If food isn’t enough fuel for you, creatine or preworkout could be something to consider. Pre-workouts are supplements taken before training in order to improve performance. Whilst, Creatine is a supplement that helps muscle cells produce more energy and improves performance. However, Creatine needs to be taken over a longer period of time in order to see progress.
Taylah recommends that you wait 30 minutes for your food to digest before you exercise to avoid the mid-workout chunder. Moreover, drinking electrolytes while you exercise helps replace the energy that you lose through sweat.
5. Knowledge Is Power
Both Tess and Taylah had to go through a process of learning when first getting into fitness. As such, the purpose of BareFit Co was to help others through their learning journey. Their educational content includes q and a’s on their story, workout compilation posts, and videos displaying correct forms for different exercises.
Ways of getting informed include exploring tutorials on YouTube, following influencers on social media, talking to a personal trainer, or completing a class at the gym.
After energising your body, incentivising is the last push you need to get you over the edge. So, listen to your favourite music while you move, organise a delicious post-workout meal or plan to watch your favourite TV show afterwards. By rewarding yourself for fitness you end up training your brain like a puppy that exercise is beneficial to your life. And you will discover that indeed fitness has its benefits.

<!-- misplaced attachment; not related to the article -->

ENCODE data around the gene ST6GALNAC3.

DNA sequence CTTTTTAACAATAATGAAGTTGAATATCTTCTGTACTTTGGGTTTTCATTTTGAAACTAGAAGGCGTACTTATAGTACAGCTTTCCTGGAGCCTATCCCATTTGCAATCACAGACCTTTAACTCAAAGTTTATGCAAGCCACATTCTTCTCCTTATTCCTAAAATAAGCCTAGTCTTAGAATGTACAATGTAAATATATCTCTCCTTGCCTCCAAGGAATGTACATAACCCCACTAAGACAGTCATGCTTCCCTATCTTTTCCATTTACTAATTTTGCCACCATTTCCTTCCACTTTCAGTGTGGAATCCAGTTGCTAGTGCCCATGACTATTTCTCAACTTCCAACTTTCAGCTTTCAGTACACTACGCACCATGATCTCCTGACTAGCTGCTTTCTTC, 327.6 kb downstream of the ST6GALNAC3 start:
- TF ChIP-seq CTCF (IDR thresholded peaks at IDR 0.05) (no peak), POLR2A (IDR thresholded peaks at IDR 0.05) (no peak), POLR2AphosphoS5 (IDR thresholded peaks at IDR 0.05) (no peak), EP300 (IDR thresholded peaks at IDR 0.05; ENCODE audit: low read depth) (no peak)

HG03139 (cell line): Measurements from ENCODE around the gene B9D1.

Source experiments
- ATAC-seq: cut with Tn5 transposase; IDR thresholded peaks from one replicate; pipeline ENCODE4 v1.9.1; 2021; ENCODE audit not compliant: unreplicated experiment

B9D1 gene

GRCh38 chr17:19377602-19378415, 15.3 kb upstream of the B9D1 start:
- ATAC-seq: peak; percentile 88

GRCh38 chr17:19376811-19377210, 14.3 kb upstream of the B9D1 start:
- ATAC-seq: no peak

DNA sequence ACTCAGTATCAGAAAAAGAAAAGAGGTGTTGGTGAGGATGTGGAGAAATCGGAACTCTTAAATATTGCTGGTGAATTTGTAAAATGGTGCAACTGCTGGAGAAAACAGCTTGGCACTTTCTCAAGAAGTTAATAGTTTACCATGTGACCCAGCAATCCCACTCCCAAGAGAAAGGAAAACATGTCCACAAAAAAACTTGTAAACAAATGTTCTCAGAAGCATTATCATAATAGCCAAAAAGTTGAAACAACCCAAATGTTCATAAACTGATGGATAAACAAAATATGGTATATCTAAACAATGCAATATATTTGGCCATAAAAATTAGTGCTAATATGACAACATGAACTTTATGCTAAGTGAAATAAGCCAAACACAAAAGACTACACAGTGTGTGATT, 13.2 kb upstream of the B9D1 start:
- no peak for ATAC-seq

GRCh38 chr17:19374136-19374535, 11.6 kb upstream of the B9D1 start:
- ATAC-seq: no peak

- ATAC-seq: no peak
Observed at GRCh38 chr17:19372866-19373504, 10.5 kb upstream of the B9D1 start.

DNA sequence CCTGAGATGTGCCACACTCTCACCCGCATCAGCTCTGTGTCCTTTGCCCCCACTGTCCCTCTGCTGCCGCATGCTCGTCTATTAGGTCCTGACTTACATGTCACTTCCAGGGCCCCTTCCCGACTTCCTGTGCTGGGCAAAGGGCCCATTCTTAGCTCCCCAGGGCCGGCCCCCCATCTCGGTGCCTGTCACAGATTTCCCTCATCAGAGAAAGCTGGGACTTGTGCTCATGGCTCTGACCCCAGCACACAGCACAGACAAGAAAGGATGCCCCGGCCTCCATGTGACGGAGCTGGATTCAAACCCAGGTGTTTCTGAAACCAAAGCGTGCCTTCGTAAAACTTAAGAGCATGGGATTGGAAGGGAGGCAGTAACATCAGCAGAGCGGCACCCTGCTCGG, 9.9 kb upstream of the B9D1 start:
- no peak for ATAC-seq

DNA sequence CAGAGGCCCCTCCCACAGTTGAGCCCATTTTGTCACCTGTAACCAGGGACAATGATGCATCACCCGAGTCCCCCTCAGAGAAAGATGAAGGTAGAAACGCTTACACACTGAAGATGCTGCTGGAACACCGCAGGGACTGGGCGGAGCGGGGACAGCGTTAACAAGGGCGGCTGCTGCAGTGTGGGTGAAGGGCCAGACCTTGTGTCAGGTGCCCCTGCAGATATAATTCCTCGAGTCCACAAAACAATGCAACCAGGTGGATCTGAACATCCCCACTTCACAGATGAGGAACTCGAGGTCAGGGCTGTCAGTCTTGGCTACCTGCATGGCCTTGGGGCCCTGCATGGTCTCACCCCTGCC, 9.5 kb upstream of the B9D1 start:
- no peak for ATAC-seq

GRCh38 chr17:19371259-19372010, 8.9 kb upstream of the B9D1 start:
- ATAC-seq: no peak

Tess proclaims that the simplicity of the Endorphin rush is enough to get her motivated. Endorphins are chemicals released from the brain when running which act as a natural pain reliever (temporary) and prompt feelings of happiness.
7. Be Body Positive
It’s tempting to look in the mirror after a glute workout and expect Kim Kardashian’s ass to be staring back at you. But the hard truth is that results won’t happen overnight.
When motivation for exercise is based on insecurity or external pressure, it will never last. BareFit Co promotes a positive mindset about the amazing work your body is doing and all the things it has gotten you through. Taylah’s advice is to “understand and have confidence that you’re putting in the work and it’s going to pay off”.
Tess informs that “If you set aesthetic goals you’re never going to be satisfied because you’ll always want more”. That is why tangible goals such as doing a pull-up are a lot better for your mindset as they rely on data rather than what is seen in photos. Unless you take before and after photos that are months apart, you won’t be able to notice the progress when you look in the mirror every day.
Tess explains that social media is “promoting unrealistic standards that cause you to have negative thoughts about yourself”. Her solution is to simply unfollow these people that make you unhappy because at the end of the day you get to choose who’s influencing your life.
Many people see motivation as something you either have or you don’t. Tess and Taylah once thought the same thing too, yet when they reaped the mental and physical rewards of fitness – they never looked back.
Fundamentally, motivation is about discipline; cementing routines, and sticking to them.